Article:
When it comes to kitting out your greenhouse you can end up spending a small fortune. Let’s take a look at the essential bits of equipment to help you set up your greenhouse in the right way.
Every greenhouse should have a bench from which to work. When choosing staging there’s primarily three types available :
Slatted staging - Perhaps the most popular as it is both lightweight and cheap to make as it uses less material than other staging types. Slatted staging allows free drainage and also permits air to pass between the slats which helps keep the greenhouse cool on warm days. Ventilation is crucial in not only keeping the greenhouse cool but also reducing pests and diseases.
Solid staging - As the name suggests such staging will have a solid surface. This is often in the form of a tray which can be filled with pea gravel. Consequently solid staging can be useful for retaining a level of moisture which helps to cool the greenhouse as well as providing a moist environment favoured by a number of plant types.
Plunge staging is most commonly used for growing alpines. In this instance the staging usually has a 9 inch deep tray which is filled with sand. Since Alpine plants grow best in conditions where their roots are kept cool the plunge staging help simulate this environment in that the pots can be partially or fully buried in the sand so as to keep them cool.
When measuring up for staging first consider it’s position within the greenhouse. Usually staging runs down the length of the structure. You should opt for as wide as you can and in this regard there are two points to consider :
- How far across it can you reach ? For example will you be able to reach across it to open the side vents of the greenhouse ?
- The staging should not extend so far into the greenhouse that it goes beyond the width of the door.
In the instance you can set the height of the staging you should aim to put it so that staging surface is 500mm above the floor. To put this in context a typical kitchen worktop is 600mm high. Why so low ?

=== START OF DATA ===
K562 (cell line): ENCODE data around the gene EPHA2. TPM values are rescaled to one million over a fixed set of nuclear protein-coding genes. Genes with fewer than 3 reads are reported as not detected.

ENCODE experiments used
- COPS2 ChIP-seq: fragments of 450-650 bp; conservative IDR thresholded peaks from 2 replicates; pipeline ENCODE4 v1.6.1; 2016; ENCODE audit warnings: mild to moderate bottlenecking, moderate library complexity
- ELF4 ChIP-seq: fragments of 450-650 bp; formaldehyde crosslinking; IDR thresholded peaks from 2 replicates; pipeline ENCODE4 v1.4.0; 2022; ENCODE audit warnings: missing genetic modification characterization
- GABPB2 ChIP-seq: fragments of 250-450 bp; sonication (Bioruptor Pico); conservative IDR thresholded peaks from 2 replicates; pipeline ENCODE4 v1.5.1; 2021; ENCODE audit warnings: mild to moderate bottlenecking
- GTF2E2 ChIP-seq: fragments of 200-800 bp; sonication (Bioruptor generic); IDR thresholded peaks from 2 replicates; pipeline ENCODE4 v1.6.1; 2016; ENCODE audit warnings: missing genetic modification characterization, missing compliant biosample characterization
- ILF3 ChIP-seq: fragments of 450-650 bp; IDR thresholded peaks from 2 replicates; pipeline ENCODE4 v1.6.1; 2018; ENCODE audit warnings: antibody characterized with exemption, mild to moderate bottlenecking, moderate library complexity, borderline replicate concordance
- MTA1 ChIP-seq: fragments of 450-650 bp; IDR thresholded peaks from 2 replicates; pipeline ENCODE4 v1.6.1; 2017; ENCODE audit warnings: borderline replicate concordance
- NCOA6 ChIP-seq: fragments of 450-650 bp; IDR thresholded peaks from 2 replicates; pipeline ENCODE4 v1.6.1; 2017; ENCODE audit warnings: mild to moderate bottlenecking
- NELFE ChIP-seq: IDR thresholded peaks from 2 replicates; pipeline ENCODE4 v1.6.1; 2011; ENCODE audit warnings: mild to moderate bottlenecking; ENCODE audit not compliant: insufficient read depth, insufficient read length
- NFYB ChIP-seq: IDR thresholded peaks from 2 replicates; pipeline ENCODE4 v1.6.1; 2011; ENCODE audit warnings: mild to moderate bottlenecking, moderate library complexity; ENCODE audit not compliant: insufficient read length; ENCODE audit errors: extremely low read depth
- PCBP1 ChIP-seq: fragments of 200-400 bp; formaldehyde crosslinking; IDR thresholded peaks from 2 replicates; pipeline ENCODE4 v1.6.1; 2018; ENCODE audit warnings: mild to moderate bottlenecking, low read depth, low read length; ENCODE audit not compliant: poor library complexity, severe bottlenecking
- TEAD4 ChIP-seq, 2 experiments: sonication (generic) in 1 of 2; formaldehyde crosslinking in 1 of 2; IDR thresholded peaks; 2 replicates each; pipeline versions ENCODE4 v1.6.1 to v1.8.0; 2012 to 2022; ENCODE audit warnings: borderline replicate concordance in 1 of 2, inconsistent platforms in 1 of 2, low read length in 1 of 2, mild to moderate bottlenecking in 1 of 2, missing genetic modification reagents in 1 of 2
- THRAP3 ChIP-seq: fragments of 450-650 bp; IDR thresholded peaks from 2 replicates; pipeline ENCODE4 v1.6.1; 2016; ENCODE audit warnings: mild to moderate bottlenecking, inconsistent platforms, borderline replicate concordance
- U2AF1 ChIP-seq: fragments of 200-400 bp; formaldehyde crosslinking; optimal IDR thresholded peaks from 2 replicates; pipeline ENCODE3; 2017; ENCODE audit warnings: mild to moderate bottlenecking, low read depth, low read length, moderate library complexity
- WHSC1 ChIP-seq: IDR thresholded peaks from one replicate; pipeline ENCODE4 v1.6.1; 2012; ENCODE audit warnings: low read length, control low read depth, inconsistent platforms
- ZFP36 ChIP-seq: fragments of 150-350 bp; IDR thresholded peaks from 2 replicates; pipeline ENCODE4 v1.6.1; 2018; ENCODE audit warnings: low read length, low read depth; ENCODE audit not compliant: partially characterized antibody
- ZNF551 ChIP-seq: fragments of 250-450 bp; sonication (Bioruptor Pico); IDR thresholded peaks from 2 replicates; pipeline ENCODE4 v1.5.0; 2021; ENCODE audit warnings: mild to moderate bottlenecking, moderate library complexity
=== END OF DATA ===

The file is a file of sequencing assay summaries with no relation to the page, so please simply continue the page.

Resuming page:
When your staging is in use it should be full of pots and seedtrays – the top of these will likely be nearer a standard worktop height. Bare in mind that you’ll have to water these regularly and holding a watering can high up for any length of time may prove difficult.
Like staging, greenhouse shelving is particularly useful. It is most commonly placed directly above the staging below the eaves of the greenhouse. This usually gets warmer that the staging due to its proximity to the roof glass and is consequently often used to germinate seeds in seed trays. If you plan to use your greenhouse shelving for pots then you should allow ample space between the top surface of the shelf and the eaves. Shelving is often slatted and most widths can accommodate a seed tray which is 34cm wide.
Photo courtesy of Hartley Botanic
There are a number of options for shading your greenhouse which range in price. At the cheaper end you could opt to whitewash your greenhouse during the warmest months of the year. Equally inexpensive but requiring patience and ongoing maintenance is to plant a vine which can be trained to provide some natural shade (with the advantage that it also provides grapes).
Then there’s the option of retractable roller blinds. These are usually fitted internally and can be utilised when hot and sunny and retracted on cooler cloudier days. Whilst such blinds provide important shade they do not stop the warmth from the sun penetrating the greenhouse. Consequently the greenhouse can get very hot. In the instance that you want to cool as well as shade the greenhouse then consider external shading. A number of suppliers provide external blinds that are either permanently fixed during the summer months or retractable. In either instance if you’re expecting windy weather you should perhaps consider taking them down until the wind dissipates. As you might expect external blinds will deteriorate over time.
Keeping your greenhouse ventilated is vitally important. A well ventilated greenhouse will help keep your plants cool (or alive!) on warm days but it will also assist in reducing plant disease. If you are not around on a daily basis then autovents are a godsend. Relatively cheap and extremely effective an autovent can be fitted to almost any vent.
The autovents respond to changes in temperature, the warmer the temperature the wider they open. They require no electricity. A cylinder filled with mineral wax is the key to how they work. As the wax warms it expands which in turn pushes out a piston. In the evening as the temperature cools the wax contracts, the piston retracts, and the window closes. Genius !
Depending on how you intend to use your greenhouse a heater can be invaluable. Most commonly they are used to keep the temperature of the greenhouse above freezing throughout winter. There are two types of greenhouse heaters :
Parafin – cheap and effective but requiring careful maintenance and attention.
Electric Fan heaters – most come with a thermostat which allows them to start up when a certain minimum temperature is breached. These have the added advantage of being used as a fan to circulate the air in the summer. As you might expect these are more usually more expensive to run and will require a power source within the greenhouse.